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IN RE JAYBAR REALTY CORP.

January 15, 1942

In re JAYBAR REALTY CORPORATION


The opinion of the court was delivered by: CAMPBELL

CAMPBELL, District Judge.

This is a hearing on a petition by William E. Lahey to review, and for an order adjudging erroneous and void, on the ground that the Referee had no jurisdiction to make the same, so much of a certain order dated December 1, 1941, made by a Referee in Bankruptcy of this district, on the petition of the Trustee herein, as overrules the special appearance of said William E. Lahey adjudges the claim of William E. Lahey invalid and without foundation in law or in fact, and directs the Comptroller of the City of New York to pay a certain sewer assessment refund, claimed by said William E. Lahey, to the Trustee in bankruptcy, herein.

There is no substantial dispute as to the facts, which are as follows:

 On December 24, 1935, a sewer assessment was levied by the City of New York upon the property involved.

 On October 14, 1936, this property, with that assessment unpaid, was acquired by William E. Lahey, by deeds, subject to the same sewer assessment, and bearing United States Internal Revenue Stamps totaling $1. Less than two weeks after, and on October 26, 1936, the bankrupt entered into a contract with William E. Lahey for the purchase of the property, subject to taxes and assessments, for $21,125, payable $500 cash; $2,500 on delivery of the deed, and the balance by reducing the then existing mortgage to the difference between $18,125, and the total amount of taxes and assessments with interest and penalties, which were liens, to the date of closing. Title was closed on January 15, 1937, and the mortgage was reduced to $3,585, in accordance with the contract by deducting the unpaid taxes and assessments. On the same date an extension agreement was entered into between William E. Lahey, and the bankrupt, specifically providing that the non-payment of these taxes and assessments shall not be deemed to be a violation of the terms of the extension of the mortgage. On May 22, 1937, William E. Lahey's mortgage was paid in full and discharged.

 In May, 1937, the bankrupt raised a building loan, secured by a mortgage on the property, and part of the advances was paid to the City to clean up all taxes and assessments with interest and penalties outstanding.

 On June 29, 1937, Local Law No. 27, 1937, became effective. This reduced the particular assessment in question by 30%, and provided for the repayment by the City of such excess to "all persons who have paid or caused to be paid to the city of New York the assessment * * *." Section 3. Pursuant thereto the bankrupt applied for the refund by application received September 15, 1938, and the United Title and Mortgage Company filed a consent to payment of the refund to the bankrupt, stating that its payment of the taxes and assessments to the City had been "as agent for" the bankrupt. The City issued warrants to the bankrupt and a partial assignee totaling $801.80, and approved payment of $1,094.10, to another partial assignee. These partial assignments, as well as other encumbrances, have since been discharged and vacated.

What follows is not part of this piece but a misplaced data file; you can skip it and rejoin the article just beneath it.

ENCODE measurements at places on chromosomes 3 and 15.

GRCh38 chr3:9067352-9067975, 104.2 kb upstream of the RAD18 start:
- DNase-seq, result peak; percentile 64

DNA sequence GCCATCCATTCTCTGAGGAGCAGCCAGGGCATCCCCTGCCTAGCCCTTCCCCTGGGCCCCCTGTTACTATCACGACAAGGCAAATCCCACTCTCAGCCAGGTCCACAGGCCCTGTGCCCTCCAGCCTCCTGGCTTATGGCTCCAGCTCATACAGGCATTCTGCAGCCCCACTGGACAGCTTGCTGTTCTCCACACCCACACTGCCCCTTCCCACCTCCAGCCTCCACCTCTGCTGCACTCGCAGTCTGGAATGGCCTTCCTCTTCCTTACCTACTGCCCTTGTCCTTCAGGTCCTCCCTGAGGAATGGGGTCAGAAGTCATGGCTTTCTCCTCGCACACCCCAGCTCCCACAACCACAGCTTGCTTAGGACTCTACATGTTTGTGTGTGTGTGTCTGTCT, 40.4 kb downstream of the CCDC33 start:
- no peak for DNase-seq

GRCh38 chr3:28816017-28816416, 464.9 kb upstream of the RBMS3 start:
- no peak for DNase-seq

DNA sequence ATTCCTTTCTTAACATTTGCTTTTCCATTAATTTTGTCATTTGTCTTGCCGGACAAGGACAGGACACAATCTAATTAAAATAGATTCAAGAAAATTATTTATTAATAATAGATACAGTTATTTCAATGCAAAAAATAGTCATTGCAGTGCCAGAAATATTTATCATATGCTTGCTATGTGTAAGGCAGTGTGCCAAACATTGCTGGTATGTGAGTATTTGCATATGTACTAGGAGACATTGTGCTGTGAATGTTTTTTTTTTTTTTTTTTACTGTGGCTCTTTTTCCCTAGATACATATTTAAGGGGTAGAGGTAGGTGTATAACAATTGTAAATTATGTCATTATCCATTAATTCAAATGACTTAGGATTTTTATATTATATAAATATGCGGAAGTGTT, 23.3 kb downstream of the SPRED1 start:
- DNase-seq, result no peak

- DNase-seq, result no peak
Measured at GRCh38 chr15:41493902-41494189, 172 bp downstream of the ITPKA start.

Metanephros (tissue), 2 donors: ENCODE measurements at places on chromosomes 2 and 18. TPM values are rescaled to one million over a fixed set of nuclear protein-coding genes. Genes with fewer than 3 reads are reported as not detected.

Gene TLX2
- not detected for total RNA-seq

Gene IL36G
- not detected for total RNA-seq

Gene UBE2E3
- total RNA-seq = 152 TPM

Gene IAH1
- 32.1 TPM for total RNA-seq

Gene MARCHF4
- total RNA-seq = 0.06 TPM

Thereafter, and in March, 1939, the petition in bankruptcy was filed herein. On January 4, 1940, the Trustee procured an order directing the City to turn over the sum of $296.90, which was then unassigned, but when Lahey, for the first time thereafter, made claim to refund, the City refused to comply.

 The Trustee thereupon brought an application for an order directing the City to turn over the entire refund of $1,895.90. The City consented to the complete disposition of the matter by the Referee. William E. Lahey appeared by attorney, and at first, by affidavit sworn to November 1, 1941, requested that the Trustee's application be denied, and made a cross-application for order "directing the City of New York to turn over, deliver and forthwith pay to William E. Lahey, the sum of $1,895.90." Later he withdrew from this position, and filed a special notice of appearance contesting the summary jurisdiction of the bankruptcy court, together with a statement of adverse claim. His special appearance was overruled and his motion to dismiss the petition on the same grounds was denied.

 William E. Lahey has now filed a petition to review setting forth eight specific allegations of error, relating to jurisdiction, the merits, and evidentiary matters.

 At the close of the hearing the Referee rendered an oral opinion (Stenographer's Minutes, pp. 44-49), which I adopt, and would affirm on it, but for the fact that the matter has been more carefully and fully argued before me, citing what Counsel urge as authorities sustain their respective positions.

 There seems to be no substantial dispute as to the facts, therefore, the issues involve only a question of law.

 That being so, the bankruptcy court has summary jurisdiction. While, undoubtedly, a plenary suit would lie, such a suit is not absolutely necessary. In re R. & W. Skirt Co. et al., 2 Cir., 222 F. 256.

 When the petition in bankruptcy was filed herein, the City recognized only the bankrupt, or its assignees, as the owners of this fund. William E. Lahey had not, up to that time, made any claim thereto, but for the first time asserted any claim ...


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